With the liberation of the Iraqi city of Ramadi last month, coupled with recent gains in northern Syria, senior military leaders say that the war effort can now focus on isolating — and then liberating — the Islamic State-held cities of Mosul in Iraq, and Raqqa in Syria. “The reason we need new trainers or additional trainers is because that’s really the next step in generating the amount of combat power needed to liberate Mosul,” Col. Steve Warren, the spokesman for the American military in Baghdad, said last week. “We know we will need more brigades to be trained, we’ll need more troops trained in more specialties.”
The United States has had little success in persuading allies to provide more troops. But Mr. Carter and General Dunford do not want the United States to be the only source of more forces. With ISIS posing a threat to European countries, they are trying again.
“I have personally reached out to the ministers of defense in over 40 countries around the world to ask them to contribute to enhancing the fight against ISIL — more special operations forces, more strike and reconnaissance aircraft, weapons and munitions, training assistance, as well as combat support and combat service support, “ Mr. Carter said in Paris last week. “I expect the number of trainers to increase, and also the variety of the training they’re giving,” he said in a briefing with reporters earlier in the trip.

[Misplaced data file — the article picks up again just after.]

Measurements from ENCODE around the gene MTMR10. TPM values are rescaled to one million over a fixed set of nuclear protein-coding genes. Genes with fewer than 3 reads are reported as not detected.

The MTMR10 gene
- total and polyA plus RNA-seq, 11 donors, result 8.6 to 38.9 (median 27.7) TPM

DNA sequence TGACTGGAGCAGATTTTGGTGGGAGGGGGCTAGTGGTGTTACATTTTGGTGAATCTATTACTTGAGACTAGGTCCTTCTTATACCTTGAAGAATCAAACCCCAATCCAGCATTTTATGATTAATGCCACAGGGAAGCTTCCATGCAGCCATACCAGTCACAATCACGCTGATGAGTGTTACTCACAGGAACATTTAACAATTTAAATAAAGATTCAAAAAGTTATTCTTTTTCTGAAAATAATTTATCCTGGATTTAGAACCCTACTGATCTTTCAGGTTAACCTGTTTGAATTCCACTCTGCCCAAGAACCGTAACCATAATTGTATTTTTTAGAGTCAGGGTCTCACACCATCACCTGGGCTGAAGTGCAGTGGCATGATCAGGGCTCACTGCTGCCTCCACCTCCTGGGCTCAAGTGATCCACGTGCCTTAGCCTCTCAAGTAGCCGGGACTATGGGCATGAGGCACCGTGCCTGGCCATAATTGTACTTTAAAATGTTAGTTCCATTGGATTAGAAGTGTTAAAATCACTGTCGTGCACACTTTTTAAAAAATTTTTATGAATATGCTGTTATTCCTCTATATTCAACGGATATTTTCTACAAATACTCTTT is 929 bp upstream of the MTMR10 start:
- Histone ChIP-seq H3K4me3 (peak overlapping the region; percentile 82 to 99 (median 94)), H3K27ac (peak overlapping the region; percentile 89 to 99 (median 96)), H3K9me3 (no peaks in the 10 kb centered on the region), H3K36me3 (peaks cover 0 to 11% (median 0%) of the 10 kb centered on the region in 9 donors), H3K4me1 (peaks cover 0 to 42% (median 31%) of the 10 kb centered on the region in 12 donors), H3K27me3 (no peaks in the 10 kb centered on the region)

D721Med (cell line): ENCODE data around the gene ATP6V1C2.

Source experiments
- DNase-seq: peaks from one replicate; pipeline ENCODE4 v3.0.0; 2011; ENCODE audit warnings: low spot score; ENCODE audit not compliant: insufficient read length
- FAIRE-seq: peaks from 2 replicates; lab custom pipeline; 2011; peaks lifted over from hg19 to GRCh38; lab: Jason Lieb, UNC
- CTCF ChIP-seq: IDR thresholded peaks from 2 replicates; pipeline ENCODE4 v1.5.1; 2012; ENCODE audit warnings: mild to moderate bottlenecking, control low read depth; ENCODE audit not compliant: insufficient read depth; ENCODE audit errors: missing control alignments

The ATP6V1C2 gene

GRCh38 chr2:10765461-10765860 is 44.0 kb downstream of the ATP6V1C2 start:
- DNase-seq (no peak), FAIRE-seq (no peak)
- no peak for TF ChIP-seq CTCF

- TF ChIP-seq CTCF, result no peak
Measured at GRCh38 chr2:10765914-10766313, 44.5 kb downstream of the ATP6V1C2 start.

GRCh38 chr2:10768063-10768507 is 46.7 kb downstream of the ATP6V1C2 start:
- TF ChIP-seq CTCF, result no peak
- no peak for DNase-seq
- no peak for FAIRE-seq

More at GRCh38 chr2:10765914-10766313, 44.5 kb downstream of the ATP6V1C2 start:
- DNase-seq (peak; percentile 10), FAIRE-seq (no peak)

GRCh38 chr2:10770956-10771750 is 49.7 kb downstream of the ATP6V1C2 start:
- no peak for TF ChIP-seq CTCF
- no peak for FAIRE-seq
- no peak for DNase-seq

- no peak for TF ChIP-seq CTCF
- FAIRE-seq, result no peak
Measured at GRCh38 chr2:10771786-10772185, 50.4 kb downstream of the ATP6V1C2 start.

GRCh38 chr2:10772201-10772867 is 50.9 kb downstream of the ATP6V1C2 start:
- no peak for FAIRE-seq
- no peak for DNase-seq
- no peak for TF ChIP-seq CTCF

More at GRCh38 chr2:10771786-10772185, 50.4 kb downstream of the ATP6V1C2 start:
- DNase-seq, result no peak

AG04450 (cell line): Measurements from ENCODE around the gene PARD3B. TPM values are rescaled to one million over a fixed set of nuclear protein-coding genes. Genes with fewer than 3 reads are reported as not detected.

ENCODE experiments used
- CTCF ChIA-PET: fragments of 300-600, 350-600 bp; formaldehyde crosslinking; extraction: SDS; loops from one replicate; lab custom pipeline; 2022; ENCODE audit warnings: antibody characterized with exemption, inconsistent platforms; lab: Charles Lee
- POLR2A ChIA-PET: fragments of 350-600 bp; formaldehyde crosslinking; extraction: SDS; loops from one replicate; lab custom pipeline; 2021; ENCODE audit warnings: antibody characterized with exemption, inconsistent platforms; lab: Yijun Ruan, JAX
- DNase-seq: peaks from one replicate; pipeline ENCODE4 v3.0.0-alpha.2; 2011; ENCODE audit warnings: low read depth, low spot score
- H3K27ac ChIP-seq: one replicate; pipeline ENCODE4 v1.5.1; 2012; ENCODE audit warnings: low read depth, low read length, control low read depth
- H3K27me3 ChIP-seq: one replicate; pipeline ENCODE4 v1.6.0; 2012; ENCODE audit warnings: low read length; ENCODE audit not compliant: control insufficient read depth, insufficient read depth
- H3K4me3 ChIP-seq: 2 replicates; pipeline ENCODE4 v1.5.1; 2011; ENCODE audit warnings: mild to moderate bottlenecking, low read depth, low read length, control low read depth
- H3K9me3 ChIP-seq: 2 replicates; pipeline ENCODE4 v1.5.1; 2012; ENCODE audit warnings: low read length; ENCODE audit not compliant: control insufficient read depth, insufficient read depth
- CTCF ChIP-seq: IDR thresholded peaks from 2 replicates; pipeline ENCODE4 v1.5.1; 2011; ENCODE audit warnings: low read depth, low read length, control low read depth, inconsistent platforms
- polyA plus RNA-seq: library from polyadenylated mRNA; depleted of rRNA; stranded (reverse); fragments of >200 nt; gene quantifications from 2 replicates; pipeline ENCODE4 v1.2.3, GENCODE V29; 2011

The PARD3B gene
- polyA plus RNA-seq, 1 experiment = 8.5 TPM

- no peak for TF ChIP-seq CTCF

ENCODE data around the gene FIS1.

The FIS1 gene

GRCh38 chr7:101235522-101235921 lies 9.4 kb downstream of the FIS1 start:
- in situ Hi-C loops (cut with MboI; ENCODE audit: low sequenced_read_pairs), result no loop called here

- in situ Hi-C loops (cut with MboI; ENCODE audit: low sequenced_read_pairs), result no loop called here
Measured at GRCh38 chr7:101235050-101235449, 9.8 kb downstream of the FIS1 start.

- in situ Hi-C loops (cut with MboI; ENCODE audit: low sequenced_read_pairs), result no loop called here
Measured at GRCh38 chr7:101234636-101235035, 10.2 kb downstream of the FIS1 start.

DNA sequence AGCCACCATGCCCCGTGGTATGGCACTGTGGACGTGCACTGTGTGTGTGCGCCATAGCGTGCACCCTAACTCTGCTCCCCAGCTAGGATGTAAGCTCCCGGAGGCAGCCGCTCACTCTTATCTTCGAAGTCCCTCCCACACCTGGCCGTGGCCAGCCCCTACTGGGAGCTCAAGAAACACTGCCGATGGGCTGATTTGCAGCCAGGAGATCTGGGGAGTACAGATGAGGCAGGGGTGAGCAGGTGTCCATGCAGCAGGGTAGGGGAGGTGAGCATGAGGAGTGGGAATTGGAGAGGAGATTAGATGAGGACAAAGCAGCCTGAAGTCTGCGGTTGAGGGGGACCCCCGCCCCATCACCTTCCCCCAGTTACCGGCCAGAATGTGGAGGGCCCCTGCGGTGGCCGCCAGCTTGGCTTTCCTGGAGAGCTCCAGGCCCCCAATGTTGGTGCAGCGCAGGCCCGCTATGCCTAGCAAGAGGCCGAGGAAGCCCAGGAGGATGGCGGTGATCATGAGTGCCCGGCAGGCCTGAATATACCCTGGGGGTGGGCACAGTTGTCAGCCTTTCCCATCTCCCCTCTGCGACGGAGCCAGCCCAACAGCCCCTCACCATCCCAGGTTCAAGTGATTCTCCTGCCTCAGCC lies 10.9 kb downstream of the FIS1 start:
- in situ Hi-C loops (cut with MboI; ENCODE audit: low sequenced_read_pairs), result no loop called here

At the end of last year, Mr. Carter sent letters to many of his counterparts, laying out for them how they could do more. “We deeply appreciate Italy’s commitment to this fight; however, much work is yet to be done,” Mr. Carter said in one letter, dated Dec. 1, to the Italian defense minister, Roberta Pinotti. The letter was obtained by Wikilao, a Rome-based security website.
Mr. Carter said the Italians, who have led the training of Iraqi police forces used to hold cities reclaimed from the Islamic State, could help the coalition by sending more trainers and other personnel to help with surveillance, intelligence and reconnaissance. The coalition also needs help with search and rescue teams and more offensive military support, he said.
Mr. Carter will hold a meeting next month in Brussels with the 27 countries that have participated in the military efforts to defeat the Islamic State. Among those countries that have been invited to the meetings are several Arab ones that had initially participated in the campaign but have since contributed little. Mr. Carter has singled them out, saying that it is time for them to become more involved. “Every nation must come prepared to discuss further contributions to the fight,” Mr. Carter said last week.
Asked for comment on Wednesday night, Peter Cook, a spokesman for the Pentagon, said commanders were still studying whether they would need more American forces. “Once our commanders on the ground have a clearer picture of the capabilities required to accelerate the campaign, as well as the contributions from our coalition partners, we will have a better idea what if any additional resources may be needed,” he said.